In a recent article, author Afua Hirsh points out that workplace racism continues its prevalent in Britain. Britain has similar demographics as the United States and serves as a barometer for the same challenges faced in the United States. Employers can transform a culture that embraces overt and covert racism by promoting positive racial manager employee relationships.

According to the article, Workplace racism is on the rise – we need action, not lip served, a local survey reveals that racial bullying in the workplace continues to increase. A survey of over 24,000 people revealed that 30% of the respondents have experienced workplace racism first hand.

In the United States workplace racism comes in many forms. According to a 2002 US study on race in the workplace by Rutgers University, 28% of African Americans, 22% of Hispanics and Latinos, and 6% of White Americans have experienced workplace racism. Many reported unfair treatment too.

The author continues by providing several specific examples of two extremes of workplace racism. For instance, David Cameron reported in his speeches at the Conservative party conference and the CBI that a girl was only able to get interviews after changing her name to Elizabeth. In another incident, an employee was given overripe bananas and instructed to “take them to Higg Street and give them to the Blacks.” It appears that employers are embracing the covert and overt acts of workplace racism. The only process that will eliminate workplace racism is to empower employees to promote positive racial manager employee relationships.

How does empowering employees to eliminate workplace racism impact the organization?

Empowering employees to eliminate workplace racism results in:

  • Enhancing job satisfaction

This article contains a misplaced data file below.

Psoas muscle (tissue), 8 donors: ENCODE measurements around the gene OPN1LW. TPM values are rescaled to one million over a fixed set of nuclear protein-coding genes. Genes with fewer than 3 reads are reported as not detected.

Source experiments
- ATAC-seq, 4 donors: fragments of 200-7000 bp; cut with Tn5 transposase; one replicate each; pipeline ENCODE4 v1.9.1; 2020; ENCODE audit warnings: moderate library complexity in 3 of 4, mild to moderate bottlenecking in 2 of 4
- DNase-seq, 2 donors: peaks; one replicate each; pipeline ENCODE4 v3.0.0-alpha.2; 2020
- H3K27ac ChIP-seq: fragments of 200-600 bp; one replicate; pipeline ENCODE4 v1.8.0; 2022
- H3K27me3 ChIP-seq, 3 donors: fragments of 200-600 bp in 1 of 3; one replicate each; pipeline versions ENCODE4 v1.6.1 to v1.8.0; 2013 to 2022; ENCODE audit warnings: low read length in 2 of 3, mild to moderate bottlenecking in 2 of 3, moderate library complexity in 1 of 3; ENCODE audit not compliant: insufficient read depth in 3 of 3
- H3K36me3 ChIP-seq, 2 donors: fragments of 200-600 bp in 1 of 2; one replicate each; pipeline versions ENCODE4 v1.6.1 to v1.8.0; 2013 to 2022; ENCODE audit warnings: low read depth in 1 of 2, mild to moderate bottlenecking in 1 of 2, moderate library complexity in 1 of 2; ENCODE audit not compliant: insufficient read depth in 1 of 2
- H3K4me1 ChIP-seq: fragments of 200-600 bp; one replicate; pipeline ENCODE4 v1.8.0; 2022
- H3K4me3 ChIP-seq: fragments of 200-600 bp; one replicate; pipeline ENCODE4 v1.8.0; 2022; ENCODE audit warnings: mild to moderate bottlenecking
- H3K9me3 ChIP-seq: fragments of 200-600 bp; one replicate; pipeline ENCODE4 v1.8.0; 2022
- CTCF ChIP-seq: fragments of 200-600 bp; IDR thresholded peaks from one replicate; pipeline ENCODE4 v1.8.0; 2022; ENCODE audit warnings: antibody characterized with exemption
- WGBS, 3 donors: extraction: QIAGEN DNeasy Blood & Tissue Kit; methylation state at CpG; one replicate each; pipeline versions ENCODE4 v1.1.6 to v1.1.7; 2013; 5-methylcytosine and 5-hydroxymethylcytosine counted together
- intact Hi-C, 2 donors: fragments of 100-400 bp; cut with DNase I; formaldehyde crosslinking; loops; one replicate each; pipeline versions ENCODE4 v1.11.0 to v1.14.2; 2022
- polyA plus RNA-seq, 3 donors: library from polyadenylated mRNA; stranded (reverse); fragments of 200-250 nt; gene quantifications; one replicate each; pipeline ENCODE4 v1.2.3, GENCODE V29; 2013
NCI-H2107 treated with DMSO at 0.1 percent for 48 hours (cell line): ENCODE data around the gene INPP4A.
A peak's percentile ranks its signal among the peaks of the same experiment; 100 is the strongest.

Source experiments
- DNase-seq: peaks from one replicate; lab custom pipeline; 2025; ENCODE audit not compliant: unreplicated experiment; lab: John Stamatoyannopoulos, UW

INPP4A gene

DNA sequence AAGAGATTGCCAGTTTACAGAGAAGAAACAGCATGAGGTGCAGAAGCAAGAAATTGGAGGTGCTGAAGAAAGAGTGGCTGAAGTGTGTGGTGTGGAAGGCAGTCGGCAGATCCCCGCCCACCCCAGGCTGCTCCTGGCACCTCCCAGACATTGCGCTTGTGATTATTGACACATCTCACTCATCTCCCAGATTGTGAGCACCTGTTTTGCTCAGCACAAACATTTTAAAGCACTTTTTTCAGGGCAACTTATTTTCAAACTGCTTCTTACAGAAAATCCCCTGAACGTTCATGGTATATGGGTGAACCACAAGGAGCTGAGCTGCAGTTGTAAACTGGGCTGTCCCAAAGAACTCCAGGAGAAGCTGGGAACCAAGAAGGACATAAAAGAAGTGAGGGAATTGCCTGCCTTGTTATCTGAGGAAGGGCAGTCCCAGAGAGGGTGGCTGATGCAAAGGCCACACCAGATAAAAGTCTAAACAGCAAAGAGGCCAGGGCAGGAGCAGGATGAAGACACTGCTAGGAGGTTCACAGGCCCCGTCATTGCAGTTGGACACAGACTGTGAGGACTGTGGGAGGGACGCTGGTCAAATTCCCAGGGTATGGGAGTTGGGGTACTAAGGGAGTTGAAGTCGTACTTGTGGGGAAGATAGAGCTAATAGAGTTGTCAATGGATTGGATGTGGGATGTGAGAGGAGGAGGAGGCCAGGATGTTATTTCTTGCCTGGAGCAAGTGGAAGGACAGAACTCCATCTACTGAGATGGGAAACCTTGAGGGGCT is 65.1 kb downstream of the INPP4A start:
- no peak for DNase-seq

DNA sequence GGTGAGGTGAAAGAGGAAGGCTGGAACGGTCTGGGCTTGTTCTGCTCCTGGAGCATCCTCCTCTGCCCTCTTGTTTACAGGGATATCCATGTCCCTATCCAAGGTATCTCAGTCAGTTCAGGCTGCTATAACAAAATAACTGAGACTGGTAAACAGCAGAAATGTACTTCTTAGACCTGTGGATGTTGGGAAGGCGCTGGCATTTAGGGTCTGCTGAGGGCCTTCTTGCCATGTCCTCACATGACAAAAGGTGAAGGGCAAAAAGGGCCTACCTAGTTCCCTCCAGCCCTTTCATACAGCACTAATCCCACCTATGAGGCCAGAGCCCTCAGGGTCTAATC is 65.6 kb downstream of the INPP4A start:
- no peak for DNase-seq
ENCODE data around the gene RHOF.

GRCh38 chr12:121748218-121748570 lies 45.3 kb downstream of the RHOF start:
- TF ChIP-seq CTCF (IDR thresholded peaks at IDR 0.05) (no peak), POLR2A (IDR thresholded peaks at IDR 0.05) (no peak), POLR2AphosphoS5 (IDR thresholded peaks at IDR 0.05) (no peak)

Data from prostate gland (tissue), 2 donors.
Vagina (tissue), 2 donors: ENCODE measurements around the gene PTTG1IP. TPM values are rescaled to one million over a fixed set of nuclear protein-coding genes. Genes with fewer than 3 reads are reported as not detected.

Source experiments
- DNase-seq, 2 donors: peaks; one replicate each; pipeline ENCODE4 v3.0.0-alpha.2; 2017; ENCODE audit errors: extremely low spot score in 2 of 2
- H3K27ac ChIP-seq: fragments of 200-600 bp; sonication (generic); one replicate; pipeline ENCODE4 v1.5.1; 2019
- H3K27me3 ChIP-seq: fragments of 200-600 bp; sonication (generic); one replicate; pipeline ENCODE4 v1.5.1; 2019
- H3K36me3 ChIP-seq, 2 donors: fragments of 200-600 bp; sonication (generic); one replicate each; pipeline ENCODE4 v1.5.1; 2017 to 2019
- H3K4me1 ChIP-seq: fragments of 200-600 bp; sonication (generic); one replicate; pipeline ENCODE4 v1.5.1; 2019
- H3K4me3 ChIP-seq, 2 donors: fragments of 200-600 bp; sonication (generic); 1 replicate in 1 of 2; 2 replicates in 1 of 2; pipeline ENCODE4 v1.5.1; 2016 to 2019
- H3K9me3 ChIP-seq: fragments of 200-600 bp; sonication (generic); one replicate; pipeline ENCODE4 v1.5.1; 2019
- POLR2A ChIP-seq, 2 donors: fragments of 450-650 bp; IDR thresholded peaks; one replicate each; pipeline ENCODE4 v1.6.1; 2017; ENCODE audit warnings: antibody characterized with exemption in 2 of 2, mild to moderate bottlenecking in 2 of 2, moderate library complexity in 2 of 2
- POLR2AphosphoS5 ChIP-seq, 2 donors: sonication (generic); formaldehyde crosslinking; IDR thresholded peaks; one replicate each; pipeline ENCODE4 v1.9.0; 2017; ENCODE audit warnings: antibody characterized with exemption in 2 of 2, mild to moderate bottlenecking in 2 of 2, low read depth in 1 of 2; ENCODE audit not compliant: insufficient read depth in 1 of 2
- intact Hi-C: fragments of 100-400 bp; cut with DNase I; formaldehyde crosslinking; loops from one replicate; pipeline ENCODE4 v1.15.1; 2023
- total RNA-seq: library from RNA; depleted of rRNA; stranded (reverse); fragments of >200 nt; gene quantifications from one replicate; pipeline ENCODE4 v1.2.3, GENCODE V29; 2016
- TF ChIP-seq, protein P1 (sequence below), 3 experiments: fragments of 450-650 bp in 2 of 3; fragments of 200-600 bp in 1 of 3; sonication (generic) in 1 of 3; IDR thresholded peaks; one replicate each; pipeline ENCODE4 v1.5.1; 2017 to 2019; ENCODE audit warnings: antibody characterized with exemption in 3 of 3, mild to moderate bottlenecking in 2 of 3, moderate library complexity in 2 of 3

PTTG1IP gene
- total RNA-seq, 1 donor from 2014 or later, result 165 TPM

• Raising expectations
  • Increasing quality of work
  • Increasing collaboration
  • Increasing productivity

Empowering employees enhances job satisfaction because it’s frustrating to an employee to know what’s right, but feel powerless to do anything.  Giving them some decision-making ability will decrease frustration and improve retention. When an employee is empowered, they have higher expectations. When their expectations are raised, they will rise to extraordinary levels and can become the catalyst for growth.

Empowering employees increases quality of work because in organizations that provide them with the freedom and flexibility to make a difference, employees feel empowered to deliver a higher level of quality work. Organizations that provide employees with the freedom and flexibility to be empowered will deliver higher levels of quality work

As employees are empowered and treated as vital components of the organization, they gain self-confidence in their abilities to positively influence the organization.

Employees with healthy levels of self-confidence and self-esteem are more willing to share information with others. They will feel comfortable exchanging ideas and collaborating with others in an honest and open manner. These behaviors promote teamwork and active involvement in support of the organizational goals that could not be achieved with a disjointed, non-connected workforce.

Employees who are granted the power to take charge at work feel an increased sense of responsibility, accountability, and ownership for their work. They will work diligently to meet deadlines and organizational goals. They will feel energized enough to do what it takes to get the job done and to do it right. All of these reasons fuel an empowered employee to be more productive, providing better performance results for the organization.

The benefits provided to employees through employee empowerment include increasing employee job performance and competence, improved morale, increased knowledge of workforce duties, and finally resulting in higher motivation among all employees. All in all, empowering employees creates a positive environment which is necessary to eliminate workplace racism. Organizations that desire to eliminate workplace racism will need to empower employees to promote positive racial manager employee relationships.

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Dr. Derrick L. Campbell, Ed.D.

www.positiveracialrelationships.com

PO Box 1668 Blackwood, NJ 08012

 

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Author of Promoting Positive Racial Teacher Student Classroom Relationships and Promoting Positive Racial Teacher Student Classroom Relationships: Methodology

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